Thomas was of a generation of poets immersed in anxiety. He was born in 1914, only months after the Great War began. “I dreamed my genesis and died again, shrapnel rammed in the marching heart,” he wrote in one of his first poems. He came of age in a time of unemployment and economic crisis. He worked briefly as a journalist in Wales, then as a broadcaster and scriptwriter in London as Hitler’s rise cast a dark cloud over Europe, and the bombings began. In the 1940s he wrote sombre and distinctive war poems, like “Among those killed in a dawn raid was a man aged a hundred”, drawn from a newspaper headline, and “The refusal to mourn the death, by fire, of a child in London.” In the late 1940s he contributed regularly to the BBC.

‘Wild man’

In February 1950 Thomas embarked upon a lucrative series of US readings under the stewardship of John Malcolm Brinnin, the newly appointed executive director of the 92nd Street Y. Brinnin told the audience of a thousand on the first night that their visitor came “out of the druidical mists of Wales.”  

Philip Levine heard Thomas read in 1950 at Wayne State University, where he was a student. “I had only seen pictures of him, the young Dylan Thomas in a turtleneck sweater with a lot of blond hair blowing in the wind. He comes out and he looks like a miniature WC Fields. Sort of round and very rumpled. He staggers out, gets up there and is in complete command. His voice was melodious and powerful and nothing was slurred.”

American poetry in 1949 and 1950 was domestic and urban and suburban, says Levine. “And here comes this wild man with all this marvelous nature imagery. His voice was inspiring, exciting, exotic.”

By the time Dylan Thomas began his US tours, he was broke, suffering from years of alcohol abuse and in a troubled marriage. He earned $500 for his first night’s reading –more than ten times the $40 advance his publisher, James Laughlin of New Directions, offered for his first American poetry collection in 1939.  But he drank most of that income away as he gave readings on campuses from coast to coast. “I don’t see how he can survive long at the present pace,” Laughlin told Brinnin.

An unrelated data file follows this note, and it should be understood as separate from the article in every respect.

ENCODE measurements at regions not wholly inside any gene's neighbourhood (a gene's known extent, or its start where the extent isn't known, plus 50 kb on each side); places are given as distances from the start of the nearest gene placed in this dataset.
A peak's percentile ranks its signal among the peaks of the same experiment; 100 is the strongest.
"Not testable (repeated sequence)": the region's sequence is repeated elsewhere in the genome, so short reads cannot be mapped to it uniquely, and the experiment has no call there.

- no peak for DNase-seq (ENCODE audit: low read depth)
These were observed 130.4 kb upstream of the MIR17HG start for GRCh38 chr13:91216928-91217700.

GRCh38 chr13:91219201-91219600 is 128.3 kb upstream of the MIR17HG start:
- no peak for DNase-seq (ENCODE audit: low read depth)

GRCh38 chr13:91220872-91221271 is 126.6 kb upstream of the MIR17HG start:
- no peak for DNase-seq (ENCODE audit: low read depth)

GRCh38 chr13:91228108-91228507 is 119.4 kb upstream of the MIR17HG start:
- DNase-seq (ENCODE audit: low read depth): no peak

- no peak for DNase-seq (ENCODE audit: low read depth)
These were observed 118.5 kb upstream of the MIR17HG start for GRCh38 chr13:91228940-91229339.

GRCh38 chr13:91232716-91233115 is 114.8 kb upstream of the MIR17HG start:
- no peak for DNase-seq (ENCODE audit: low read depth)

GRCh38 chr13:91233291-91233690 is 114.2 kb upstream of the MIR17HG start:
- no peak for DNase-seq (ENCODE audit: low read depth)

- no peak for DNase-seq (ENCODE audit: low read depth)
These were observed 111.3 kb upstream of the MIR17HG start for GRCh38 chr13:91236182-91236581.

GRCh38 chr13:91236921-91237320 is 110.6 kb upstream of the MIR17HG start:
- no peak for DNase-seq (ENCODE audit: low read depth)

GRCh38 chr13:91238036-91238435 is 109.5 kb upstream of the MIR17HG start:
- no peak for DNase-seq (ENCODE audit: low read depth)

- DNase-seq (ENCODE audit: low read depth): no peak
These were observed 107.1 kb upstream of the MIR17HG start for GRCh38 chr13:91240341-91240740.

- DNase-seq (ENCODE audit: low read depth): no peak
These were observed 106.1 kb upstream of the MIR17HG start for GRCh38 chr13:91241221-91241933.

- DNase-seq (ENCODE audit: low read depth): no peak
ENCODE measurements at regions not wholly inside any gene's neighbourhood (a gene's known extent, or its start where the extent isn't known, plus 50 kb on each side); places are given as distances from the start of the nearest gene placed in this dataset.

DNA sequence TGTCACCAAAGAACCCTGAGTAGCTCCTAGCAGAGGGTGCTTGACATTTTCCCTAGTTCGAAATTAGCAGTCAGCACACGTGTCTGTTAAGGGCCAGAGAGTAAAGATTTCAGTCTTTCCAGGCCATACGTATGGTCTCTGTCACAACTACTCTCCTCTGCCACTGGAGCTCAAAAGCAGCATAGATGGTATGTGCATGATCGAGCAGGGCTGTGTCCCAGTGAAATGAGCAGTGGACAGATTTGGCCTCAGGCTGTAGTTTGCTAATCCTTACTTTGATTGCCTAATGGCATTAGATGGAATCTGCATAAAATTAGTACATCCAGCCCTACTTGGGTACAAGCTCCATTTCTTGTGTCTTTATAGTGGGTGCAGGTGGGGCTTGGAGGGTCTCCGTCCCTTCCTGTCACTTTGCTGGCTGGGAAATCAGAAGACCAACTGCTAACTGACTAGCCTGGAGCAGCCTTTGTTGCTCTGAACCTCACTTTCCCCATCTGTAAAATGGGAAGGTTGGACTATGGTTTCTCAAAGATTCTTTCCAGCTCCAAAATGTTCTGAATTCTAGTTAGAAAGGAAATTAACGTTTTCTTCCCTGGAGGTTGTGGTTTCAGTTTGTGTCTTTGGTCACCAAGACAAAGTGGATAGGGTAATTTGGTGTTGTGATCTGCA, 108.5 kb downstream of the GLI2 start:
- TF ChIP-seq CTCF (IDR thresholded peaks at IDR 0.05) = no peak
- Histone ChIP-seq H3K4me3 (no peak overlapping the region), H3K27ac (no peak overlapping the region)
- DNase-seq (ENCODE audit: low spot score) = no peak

In October 1953, Thomas was back in New York preparing for performances of Under Milkwood. He was ill, and drinking heavily. He collapsed at the Chelsea Hotel, lapsed into a coma and died on 9 November  at St Vincent’s Hospital. He was thirty-nine. The White Horse Tavern, where he drank, became a tragic literary landmark.

“Dylan Thomas had a mythology built around him,” says Frank Delaney, a long-time BBC host and novelist who worked with people who knew Dylan Thomas when he was writing and broadcasting for the BBC. “He and his wife [were] always fighting, the drinking. That tabloid reputation had nothing to do with the quality of his poetry.”

He was two men, says Delaney, “He was an absolute, true, genuine poet who worked enormously hard, who was a perfectionist about his own poetry. And the declamatory Dylan Thomas, who was the public man, marvelous on stage. He had a melodious gorgeous Welsh accent which made him compelling to listen to.”

Thomas’ impact on poets and writers stretches into the 21 st Century. As a budding writer in Swansea, Simon Van Booy, winner of the 2009 Frank O’Connor International Short Story award, emulated the rebel poet, down to the formal, disheveled style. As an adult, Van Booy rejected the alcoholic lifestyle, but, he says, “I retained a love for Dylan Thomas’ language, and the sensuality, and the imagery that reminds me of my own childhood...”

The award-winning poet Eileen Myles came under Dylan Thomas’ influence at high school in Cambridge, Massachusetts. “The poem in our book was Thomas's Poem in October: ‘It was my thirtieth year to heaven…’ Thomas's way of taking his feelings for a walk represented poetry for me and made me want to be a poet.”

Myles has followed in his tradition, making her living giving readings and also taping work, doing videos, trailers and animations of her poems and prose.  “All poets are looking over their shoulder at who else was here and who is following you now,” she says. “Lineage. It's sweet. Dylan Thomas is certainly the start of mine.”

With his musical words, Thomas brings us back to the essence of poetry. “Poetry is a very communal thing,” says Myles. “Right now the live aspect of poetry is its chief calling card. One starts by being drunk on nature, I think that's the through line in the life and the work.”